normous lundslide, buryiug in deadly
mbrace the hotei and the working
arty beliind, engulfing orderly-room
nd shop, assembly rooms and library,
rith almost every living soul they conlined.
Of the number of people in the
liop all save four, of whom three were
romen, were swept away. A sadder
jene I never saw. It was worse than a
The Fortunes of War.
Turkey's constant wars have offered
rich field to foreign soldiers of forme,
whose adventures would afford
laterial for many a sensation no\el.
larly In the present century an Englishlan
of rank picked up a homeless boy
1 the streets of Edinburg, sent him to
chool, and finally apprenticed him to a
unsmith in the High street. Years
assed, and he had almost forgotten the
rhole affair, when, while serving as a
olunteer in the Russo-Turkish camaign
of 1829, he was captured by some
Llbanian irregulars. The latter plundred
him of all he had, and seemed
bout to take his life, when a tall, liandnmn
vrinn hlazitipr with ripcnratinns.
ushed forward and sternly ordered
liem away. Then, turning to the
risoner, be greeted him in broad Scotch
srith, "IIoo arc ye, sirP I'm varraglad
o see ye!" The astonished captive then
ecognized in the magnificent comlander
before him his ragged little
rotege, Tommy Keith, of the High
treet, now a Turkish general, with the
itle of Ibrahim Aga. The Edinburg
Iussuiman laughed heartily at his
mazement, and adding several valuable
resents to the plunder which he forced
be Albanians to restore, sent back his
enefactor in safety to the Russian
The Japanese Islands*
The area ot Japan is about 150,000
quare miles, comprising nearly 3,000
?::inds. mostly small. Of the four large
siands Yesso is mostly mountainous,
hough having some extended plains
rell adapted to the productiou of wheat
nd rye. The island of Sagalian was
eded to Russia in 1875. Yesso and
Jurule islands are full of valuable tirn er.
The forests of Japan are mostly
vergreen. In all about one-tenth oi
apan is cultivated, and only one-fourth
f that adapted to cultivation?an area
carcely greater than the State of Illiiois.
Y?;t the population sustained is
3,000,000. Of course the population
urgely depends upon iish, ot whicn
here is a surprising abundance, At;riiHure
has hardly made any advancenent.
In three centuries the total proluct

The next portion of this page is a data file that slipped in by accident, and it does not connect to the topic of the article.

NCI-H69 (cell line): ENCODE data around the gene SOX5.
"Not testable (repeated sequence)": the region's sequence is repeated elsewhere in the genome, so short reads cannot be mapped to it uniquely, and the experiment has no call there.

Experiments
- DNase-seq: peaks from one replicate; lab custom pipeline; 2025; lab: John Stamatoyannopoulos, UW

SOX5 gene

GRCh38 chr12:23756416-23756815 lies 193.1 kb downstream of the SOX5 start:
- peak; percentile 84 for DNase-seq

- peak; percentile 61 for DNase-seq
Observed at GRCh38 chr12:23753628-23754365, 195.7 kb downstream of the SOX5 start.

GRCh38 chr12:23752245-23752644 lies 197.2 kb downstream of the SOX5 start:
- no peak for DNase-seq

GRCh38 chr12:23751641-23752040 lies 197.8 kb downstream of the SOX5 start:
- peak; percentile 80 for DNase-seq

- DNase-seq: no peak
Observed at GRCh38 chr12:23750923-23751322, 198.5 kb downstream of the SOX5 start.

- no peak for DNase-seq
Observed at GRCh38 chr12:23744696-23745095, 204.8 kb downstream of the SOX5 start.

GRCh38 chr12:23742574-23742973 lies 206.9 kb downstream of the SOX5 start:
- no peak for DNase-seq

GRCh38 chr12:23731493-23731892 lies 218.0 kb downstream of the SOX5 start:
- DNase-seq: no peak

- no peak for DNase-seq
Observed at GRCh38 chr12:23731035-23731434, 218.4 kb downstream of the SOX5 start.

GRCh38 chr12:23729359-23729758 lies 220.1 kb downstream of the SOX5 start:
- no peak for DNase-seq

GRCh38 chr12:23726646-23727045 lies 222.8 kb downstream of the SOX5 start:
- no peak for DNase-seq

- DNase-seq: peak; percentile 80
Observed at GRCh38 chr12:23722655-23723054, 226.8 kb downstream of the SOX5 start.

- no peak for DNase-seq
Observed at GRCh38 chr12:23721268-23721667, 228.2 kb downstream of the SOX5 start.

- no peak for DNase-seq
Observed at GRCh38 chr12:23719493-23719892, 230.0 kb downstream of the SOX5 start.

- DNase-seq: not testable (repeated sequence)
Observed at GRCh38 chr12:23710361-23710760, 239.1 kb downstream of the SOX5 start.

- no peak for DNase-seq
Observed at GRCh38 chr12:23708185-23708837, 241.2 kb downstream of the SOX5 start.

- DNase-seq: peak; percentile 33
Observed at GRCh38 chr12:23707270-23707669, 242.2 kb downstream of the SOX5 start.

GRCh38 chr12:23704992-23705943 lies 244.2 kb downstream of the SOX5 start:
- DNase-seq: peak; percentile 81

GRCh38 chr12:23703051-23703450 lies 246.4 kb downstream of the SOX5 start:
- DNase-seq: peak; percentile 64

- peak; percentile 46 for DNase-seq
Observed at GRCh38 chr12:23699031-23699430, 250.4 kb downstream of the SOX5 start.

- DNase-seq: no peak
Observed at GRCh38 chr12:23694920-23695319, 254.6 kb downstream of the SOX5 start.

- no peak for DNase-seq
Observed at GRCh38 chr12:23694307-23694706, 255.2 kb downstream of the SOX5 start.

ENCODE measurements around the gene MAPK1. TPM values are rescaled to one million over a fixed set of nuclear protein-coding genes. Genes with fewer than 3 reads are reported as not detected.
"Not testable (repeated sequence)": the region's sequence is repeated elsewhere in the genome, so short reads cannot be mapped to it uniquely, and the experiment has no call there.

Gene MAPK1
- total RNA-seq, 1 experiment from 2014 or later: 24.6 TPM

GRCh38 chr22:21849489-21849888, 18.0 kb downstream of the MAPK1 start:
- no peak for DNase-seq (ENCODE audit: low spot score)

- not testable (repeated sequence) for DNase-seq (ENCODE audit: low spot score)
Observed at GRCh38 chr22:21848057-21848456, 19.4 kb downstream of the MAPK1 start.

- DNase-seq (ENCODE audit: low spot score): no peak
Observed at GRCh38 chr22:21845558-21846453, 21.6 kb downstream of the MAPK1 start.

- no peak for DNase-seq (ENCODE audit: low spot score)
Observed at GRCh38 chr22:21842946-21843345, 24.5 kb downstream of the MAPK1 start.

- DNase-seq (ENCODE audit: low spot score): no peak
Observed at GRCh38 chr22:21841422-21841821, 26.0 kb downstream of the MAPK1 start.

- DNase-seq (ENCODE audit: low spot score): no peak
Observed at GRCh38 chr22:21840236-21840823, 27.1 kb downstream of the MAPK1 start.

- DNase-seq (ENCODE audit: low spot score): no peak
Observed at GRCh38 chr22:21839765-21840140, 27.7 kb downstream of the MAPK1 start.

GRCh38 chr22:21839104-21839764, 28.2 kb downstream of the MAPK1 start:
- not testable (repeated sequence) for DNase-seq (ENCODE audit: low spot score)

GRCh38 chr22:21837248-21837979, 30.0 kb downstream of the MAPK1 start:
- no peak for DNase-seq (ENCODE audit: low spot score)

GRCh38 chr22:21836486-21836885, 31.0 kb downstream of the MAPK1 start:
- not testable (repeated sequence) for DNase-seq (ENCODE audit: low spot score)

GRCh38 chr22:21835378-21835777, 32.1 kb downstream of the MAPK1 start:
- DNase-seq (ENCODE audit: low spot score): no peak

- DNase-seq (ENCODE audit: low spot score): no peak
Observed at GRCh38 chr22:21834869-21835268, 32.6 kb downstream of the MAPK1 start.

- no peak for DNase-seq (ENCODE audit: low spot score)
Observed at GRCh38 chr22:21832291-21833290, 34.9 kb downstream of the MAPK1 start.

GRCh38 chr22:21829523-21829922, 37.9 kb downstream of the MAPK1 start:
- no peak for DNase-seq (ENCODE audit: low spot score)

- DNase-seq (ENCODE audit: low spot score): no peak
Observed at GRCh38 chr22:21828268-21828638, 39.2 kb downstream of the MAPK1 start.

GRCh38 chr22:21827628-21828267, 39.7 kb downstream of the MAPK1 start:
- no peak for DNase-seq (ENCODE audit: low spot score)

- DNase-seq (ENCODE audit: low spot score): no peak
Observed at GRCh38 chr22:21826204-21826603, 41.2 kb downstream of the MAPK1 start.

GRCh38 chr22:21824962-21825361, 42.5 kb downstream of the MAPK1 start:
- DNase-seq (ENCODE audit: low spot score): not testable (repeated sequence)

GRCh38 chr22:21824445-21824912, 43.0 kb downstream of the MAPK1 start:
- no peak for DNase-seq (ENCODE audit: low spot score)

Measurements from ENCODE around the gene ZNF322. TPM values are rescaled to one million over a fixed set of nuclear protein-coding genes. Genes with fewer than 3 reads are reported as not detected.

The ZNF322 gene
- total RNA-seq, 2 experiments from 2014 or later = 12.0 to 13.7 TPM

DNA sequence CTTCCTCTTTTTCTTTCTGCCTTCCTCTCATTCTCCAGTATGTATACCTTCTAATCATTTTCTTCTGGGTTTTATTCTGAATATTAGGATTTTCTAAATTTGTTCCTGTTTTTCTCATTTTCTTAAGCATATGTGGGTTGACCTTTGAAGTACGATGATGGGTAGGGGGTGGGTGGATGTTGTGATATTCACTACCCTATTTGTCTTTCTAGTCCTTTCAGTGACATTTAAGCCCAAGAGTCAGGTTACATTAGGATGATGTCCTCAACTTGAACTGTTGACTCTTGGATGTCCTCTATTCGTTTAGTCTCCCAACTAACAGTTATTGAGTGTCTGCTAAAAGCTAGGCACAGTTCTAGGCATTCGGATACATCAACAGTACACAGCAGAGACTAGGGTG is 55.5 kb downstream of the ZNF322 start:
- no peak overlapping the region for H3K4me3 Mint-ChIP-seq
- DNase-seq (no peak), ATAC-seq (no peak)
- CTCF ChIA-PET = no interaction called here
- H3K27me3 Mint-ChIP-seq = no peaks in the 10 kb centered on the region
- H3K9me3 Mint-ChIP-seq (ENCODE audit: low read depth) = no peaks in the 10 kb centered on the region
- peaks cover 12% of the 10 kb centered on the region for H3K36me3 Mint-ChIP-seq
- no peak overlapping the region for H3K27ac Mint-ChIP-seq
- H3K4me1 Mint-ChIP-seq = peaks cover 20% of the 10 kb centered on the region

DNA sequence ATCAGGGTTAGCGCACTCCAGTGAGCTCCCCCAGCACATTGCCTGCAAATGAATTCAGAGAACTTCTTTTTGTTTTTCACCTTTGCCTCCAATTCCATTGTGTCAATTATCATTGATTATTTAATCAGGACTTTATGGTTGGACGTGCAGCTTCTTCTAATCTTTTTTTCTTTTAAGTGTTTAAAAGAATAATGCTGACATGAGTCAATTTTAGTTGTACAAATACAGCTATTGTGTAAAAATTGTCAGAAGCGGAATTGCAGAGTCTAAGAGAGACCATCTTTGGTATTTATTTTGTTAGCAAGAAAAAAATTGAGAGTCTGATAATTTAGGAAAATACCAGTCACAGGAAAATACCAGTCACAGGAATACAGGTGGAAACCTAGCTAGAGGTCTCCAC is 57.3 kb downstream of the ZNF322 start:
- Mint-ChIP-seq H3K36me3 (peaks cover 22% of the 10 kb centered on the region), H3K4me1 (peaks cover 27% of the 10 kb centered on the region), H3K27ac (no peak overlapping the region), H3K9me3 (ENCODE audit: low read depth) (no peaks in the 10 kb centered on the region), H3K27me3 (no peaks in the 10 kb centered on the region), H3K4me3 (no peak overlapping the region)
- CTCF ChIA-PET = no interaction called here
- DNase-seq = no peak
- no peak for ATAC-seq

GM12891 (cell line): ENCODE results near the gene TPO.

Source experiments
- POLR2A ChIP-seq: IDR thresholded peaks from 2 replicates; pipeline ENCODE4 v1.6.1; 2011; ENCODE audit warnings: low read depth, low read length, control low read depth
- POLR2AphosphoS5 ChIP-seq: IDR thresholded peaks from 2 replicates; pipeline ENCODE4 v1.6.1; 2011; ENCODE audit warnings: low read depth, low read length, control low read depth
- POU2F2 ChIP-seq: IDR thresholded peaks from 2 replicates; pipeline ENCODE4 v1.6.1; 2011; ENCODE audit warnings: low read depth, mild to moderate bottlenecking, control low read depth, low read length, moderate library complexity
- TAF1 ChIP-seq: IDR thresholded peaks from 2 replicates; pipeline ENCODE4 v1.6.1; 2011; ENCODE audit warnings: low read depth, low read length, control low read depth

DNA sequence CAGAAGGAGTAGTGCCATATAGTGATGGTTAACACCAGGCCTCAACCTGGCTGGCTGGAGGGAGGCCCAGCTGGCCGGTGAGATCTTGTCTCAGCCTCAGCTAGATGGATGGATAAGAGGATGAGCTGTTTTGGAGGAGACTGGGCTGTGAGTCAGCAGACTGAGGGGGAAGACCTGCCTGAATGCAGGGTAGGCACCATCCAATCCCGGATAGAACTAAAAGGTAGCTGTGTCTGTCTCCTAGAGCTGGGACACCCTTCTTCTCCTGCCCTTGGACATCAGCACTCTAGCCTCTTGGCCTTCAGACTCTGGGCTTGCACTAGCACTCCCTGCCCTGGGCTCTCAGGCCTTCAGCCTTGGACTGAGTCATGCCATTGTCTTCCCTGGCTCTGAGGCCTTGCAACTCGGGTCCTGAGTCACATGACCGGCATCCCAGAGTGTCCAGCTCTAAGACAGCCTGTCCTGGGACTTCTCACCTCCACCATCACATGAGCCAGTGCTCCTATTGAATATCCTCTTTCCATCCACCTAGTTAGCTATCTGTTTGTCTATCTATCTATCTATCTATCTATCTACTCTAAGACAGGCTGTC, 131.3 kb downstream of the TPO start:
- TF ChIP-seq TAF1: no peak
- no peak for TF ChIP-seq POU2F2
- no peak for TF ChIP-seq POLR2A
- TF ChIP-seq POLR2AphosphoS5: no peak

of the country hits scarccly been
ncreased. The tea culture now amounts
o nearly 25,000,000 pounds annually.
Che vield of silk is something over
The house of Peleg Barker, in Pembroke,
Mass., is supposed to be the Oldest
house i? the United States. In the
spring of 1629 Mr. Barker's great-grpat
great grandfather and Frederick Davis
built a fort of stone and mortar, with
portholes from which to defend themselves
against]the Indians. The fort has
been used as a dining-room by the
Barker family for years. The main
house ;s a two-story building, and is
only ten years younger than the part
that formed the fort. The house is furnished
throughout with old furniture.
Sir G. W. Des Vceux, governor of the
Fiji islands, talked with a Chicago
Twits reporter while on his way across
the continent. Des Voaux is an Englishman,
but for years has been one of the
2,000 whites who live among the 150,000
natives on the eighty islands forming
the Fiji group. He said that until three
yesrs ago the mountain region of Ovalan
was occupied by ferocious cannibals
numbering about i0,000, and given beyond
question to man-eating in their
festival ceremonies. These savages are
now under effectual subjugation. The
governor predicts prosperity to enlightened
The nation that may advance with
liUoLiic mirunuuo agamob uau>iu u n w
years hence must be prepared to count
the cost. In 1872 Japan established an
arsenal at Tokio, Osaka and Oji, on
plans furnished by French artillery
officers. Three years later, so well had
the native workmen learned their duties,
the Tokio arsenal turned out 93,000
caps, 41,000 ball and blank cartridges,
101,000 Snider cartridges and 20,000
rounds of artillery ammunition. Al
the Osaka arsenal during the first year
of its completion 200 four-pound bronze
field-guns were finished, and 100 fourpound
mountain howitzers, besides the